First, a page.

The next day, the officer killed himself and the police went to Yuri's house to question him. Unlike Nikita Mikhálkov, also the son of a famous writer, Aleksei German built his career with critical films that were difficult to understand – despite occasionally using his father's scripts, some unfinished, as a starting point. His genealogy worked dialectically – a close relationship with the paternal figure, tempered by circumstantial embarrassments.

He worked hard, but only completed six films – in one of them, The Seventh Companion, shared the direction with a veteran colleague (Aleksei German, in an excess of self-criticism, considers the result “weak”). In the others, he created a nostalgic language, marked by a personal tone of memories and moral assertions. His films are about a meticulously recreated past, filtered through fantasy and memories.

And always in tune with the time of production – the ideological superstructure that prevailed in the USSR, the abrupt transition after the fall of the wall and the Putin era. Negotiations with the establishment censorship in the Soviet period, and also long intervals between productions in the capitalist period.

German was one of the filmmakers who benefited most from perestroika of Gorbachev. My friend Ivan Lapshin – based on his father’s text about a “devoted communist detective” – takes place in 1935, a time of great projects and muffled crises, the eve of the terror of the purges. Lapshin chases criminals, lives in a communal apartment and fraternizes with a theater troupe. Released in 1985, it captured the prevailing climate of disillusionment – ​​communism was essentially good, but something led it to decline and corruption.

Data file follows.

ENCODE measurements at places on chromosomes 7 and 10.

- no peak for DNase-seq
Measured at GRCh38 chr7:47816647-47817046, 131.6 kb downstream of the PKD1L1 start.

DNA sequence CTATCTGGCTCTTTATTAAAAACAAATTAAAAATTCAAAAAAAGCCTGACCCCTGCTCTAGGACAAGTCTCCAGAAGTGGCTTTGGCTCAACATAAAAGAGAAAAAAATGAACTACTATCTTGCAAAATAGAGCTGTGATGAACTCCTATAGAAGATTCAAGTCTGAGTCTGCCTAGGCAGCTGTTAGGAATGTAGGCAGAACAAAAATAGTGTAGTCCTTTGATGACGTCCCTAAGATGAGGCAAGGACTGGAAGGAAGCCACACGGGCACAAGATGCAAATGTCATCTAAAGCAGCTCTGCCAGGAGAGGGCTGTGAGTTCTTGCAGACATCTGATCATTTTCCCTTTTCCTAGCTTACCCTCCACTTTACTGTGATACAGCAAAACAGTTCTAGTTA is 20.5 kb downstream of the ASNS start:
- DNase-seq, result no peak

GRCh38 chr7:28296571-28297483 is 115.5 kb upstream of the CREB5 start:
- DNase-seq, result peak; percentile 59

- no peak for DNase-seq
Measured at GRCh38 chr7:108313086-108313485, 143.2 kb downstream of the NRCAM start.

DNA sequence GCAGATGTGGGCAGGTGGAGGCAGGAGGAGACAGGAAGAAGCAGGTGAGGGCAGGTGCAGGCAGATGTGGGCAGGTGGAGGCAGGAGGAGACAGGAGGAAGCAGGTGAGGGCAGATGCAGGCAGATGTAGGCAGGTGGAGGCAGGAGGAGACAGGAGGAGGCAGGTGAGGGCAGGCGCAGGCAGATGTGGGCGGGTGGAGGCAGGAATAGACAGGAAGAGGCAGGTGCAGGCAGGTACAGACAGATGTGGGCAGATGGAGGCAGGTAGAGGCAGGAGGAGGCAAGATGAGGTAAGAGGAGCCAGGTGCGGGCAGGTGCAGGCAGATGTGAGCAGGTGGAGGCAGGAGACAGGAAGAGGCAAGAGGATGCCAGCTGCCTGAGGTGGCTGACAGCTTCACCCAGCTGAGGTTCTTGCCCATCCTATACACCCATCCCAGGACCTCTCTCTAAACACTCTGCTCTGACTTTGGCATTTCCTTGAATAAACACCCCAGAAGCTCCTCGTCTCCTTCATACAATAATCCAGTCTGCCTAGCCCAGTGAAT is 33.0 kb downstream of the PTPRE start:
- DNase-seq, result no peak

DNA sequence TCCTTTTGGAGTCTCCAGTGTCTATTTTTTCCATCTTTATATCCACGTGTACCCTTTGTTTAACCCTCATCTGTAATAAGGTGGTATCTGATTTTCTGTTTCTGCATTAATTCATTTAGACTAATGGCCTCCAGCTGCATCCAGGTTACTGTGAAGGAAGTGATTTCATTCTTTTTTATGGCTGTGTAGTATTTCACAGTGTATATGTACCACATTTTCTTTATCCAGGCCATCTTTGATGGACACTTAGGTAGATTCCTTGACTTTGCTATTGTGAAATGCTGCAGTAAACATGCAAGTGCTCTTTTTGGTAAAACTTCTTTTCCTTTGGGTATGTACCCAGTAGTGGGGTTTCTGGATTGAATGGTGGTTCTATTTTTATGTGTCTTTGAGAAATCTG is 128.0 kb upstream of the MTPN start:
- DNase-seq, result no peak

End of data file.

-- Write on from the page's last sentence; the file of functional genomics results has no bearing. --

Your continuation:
Andrei Tarkovsky and a reasonable critical consensus considered Aleksei German to be one of the three most important directors in Russian cinema. After Tarkovsky's exile and death in 1986, he and Kira Murátova undoubtedly stood out. After Lapshin, waited fourteen years before shooting his next production, Khrustalyov, My Car!, released in 1998.

The plot of the Jewish doctors

One of the phenomena associated with cinema, since the beginning, is the transport capacity that it offers to the spectator, mental and psychic transport – in contemporary terminology, the infamous immersion, that dive that drags our senses into another atmosphere, beyond the immediate that we experience. surrounds us. How this happens, how films are capable of constructing a phenomenology of perception – was and is the subject of long and heated debates.

What is important here is to highlight the particular immersion that emerges from Khrustalyov, My Car!, the feature film that Aleksei German completed in Boris Yeltsin's post-communist Russia. During the almost two and a half hours of action, we enter another Russia, that of the long Stalinist dictatorship, exactly at the short and dramatic moment of transition – the death of Stalin, at the beginning of March 1953.